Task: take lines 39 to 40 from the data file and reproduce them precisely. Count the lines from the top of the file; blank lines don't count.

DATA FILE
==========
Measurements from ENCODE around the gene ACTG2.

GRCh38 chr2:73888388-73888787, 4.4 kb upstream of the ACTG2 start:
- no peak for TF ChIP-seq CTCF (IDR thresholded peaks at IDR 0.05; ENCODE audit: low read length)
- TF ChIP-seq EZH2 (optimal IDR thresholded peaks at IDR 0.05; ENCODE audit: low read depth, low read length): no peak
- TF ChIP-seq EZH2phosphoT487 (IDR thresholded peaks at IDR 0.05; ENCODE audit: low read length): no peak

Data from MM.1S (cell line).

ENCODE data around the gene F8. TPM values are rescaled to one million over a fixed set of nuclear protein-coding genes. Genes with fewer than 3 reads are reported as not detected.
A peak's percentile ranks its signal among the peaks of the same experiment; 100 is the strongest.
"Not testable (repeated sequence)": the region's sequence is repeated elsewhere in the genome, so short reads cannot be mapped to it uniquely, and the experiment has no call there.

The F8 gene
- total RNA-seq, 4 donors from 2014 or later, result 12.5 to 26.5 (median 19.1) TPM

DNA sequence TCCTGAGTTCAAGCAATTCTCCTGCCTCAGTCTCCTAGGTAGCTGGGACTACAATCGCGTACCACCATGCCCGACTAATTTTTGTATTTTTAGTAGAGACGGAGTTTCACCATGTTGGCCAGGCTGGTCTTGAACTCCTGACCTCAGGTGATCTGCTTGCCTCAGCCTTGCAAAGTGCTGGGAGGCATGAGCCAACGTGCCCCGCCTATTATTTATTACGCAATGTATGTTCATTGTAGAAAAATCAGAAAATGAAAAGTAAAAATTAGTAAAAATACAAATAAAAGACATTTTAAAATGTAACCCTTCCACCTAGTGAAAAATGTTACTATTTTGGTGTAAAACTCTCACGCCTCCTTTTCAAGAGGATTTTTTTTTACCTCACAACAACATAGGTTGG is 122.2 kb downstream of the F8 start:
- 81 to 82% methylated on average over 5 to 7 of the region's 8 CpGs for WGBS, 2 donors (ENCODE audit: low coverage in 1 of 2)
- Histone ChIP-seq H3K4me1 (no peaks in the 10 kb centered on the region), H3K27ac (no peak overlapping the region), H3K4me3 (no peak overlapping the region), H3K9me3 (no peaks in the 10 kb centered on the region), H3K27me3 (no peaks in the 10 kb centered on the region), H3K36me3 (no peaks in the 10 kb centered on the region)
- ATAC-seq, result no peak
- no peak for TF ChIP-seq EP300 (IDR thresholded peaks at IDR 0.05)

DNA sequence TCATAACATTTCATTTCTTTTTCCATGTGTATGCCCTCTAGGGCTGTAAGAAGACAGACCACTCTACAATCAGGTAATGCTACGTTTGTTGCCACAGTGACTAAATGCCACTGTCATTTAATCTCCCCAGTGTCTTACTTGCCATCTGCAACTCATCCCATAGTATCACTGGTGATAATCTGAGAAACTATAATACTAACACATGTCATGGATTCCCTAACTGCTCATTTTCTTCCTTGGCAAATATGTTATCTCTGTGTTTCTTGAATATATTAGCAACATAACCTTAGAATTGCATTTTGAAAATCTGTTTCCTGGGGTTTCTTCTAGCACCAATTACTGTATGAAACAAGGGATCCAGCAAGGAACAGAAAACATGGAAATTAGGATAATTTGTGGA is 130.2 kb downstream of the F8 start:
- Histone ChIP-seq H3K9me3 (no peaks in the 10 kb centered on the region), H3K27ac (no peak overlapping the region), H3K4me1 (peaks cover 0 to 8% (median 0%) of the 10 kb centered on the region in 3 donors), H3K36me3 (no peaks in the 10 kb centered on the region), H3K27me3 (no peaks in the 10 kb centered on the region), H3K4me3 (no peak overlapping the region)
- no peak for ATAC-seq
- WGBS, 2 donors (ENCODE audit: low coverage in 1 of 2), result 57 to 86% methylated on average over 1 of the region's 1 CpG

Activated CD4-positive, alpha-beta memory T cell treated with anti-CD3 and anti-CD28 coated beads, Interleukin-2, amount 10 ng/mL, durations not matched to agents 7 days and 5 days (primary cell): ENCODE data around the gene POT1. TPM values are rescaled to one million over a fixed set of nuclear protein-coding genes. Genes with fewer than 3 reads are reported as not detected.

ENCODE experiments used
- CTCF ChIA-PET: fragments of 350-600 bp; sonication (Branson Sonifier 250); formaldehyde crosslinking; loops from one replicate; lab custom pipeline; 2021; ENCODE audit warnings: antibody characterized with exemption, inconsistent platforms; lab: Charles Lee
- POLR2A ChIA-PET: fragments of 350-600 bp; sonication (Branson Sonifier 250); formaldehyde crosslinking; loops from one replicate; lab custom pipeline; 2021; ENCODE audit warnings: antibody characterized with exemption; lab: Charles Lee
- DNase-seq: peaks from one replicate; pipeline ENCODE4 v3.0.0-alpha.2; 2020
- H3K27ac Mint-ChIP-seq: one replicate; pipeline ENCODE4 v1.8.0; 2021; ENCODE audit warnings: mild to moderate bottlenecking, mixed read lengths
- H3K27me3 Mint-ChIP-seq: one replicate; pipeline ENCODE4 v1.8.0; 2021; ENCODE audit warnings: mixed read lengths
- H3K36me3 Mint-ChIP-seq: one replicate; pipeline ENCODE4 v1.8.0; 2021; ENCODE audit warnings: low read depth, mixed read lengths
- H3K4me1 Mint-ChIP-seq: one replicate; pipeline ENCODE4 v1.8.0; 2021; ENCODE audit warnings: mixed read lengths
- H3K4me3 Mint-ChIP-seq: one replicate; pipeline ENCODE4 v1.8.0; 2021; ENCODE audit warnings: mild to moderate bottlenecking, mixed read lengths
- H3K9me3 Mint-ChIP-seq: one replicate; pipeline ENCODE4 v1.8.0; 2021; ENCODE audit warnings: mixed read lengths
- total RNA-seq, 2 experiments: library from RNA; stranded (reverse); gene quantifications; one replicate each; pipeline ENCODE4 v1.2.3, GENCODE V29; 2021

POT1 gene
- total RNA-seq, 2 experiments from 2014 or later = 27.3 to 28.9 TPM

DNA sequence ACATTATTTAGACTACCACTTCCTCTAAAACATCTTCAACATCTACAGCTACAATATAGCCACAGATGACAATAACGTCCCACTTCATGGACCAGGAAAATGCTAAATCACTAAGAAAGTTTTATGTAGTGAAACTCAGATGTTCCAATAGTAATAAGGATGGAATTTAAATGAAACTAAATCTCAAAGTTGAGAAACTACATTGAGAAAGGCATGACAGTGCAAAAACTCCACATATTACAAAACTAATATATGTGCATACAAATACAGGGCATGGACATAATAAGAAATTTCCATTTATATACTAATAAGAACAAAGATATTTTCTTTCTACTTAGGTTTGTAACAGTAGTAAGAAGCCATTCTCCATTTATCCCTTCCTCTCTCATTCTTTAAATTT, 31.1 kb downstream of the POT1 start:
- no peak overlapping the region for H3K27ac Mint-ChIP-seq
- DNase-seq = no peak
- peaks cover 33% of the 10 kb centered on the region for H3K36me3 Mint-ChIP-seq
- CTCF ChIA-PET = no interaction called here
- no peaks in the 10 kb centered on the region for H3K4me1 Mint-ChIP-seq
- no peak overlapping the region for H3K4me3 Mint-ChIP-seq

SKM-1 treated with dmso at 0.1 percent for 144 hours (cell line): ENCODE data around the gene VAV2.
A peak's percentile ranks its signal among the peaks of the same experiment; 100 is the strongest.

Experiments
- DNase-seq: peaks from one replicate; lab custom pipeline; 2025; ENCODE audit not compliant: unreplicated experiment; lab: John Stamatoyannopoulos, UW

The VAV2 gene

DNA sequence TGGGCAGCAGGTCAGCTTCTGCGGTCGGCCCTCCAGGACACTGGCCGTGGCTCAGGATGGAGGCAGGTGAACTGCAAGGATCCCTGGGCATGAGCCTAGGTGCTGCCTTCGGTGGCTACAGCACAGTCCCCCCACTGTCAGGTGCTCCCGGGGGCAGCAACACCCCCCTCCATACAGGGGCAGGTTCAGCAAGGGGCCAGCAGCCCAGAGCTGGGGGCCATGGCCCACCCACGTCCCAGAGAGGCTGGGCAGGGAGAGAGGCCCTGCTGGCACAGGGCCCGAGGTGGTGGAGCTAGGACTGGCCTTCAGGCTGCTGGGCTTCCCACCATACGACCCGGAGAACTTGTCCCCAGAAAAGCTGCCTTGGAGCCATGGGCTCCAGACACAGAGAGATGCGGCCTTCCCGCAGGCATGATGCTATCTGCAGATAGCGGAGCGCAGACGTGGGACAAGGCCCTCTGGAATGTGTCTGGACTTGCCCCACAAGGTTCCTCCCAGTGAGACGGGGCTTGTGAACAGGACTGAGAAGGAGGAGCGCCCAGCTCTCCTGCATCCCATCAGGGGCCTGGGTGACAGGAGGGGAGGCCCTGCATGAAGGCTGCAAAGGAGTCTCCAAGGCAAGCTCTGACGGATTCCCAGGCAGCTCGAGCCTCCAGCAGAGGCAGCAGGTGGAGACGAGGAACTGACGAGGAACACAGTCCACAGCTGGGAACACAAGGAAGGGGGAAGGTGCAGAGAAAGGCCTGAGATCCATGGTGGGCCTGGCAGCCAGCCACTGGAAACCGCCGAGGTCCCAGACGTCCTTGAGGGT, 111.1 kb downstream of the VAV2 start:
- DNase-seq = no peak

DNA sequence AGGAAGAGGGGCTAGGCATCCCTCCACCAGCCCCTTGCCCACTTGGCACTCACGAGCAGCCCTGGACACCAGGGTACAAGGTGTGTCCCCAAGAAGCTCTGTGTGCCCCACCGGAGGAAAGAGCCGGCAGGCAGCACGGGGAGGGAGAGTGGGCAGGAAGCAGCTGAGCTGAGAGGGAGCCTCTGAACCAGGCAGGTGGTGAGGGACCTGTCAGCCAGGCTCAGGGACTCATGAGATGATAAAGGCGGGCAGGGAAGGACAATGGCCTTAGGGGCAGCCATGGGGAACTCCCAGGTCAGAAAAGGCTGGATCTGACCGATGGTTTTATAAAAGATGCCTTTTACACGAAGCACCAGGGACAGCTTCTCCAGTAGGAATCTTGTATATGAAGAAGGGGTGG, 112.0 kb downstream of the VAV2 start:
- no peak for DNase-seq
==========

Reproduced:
- CTCF ChIA-PET = no interaction called here
- no peaks in the 10 kb centered on the region for H3K4me1 Mint-ChIP-seq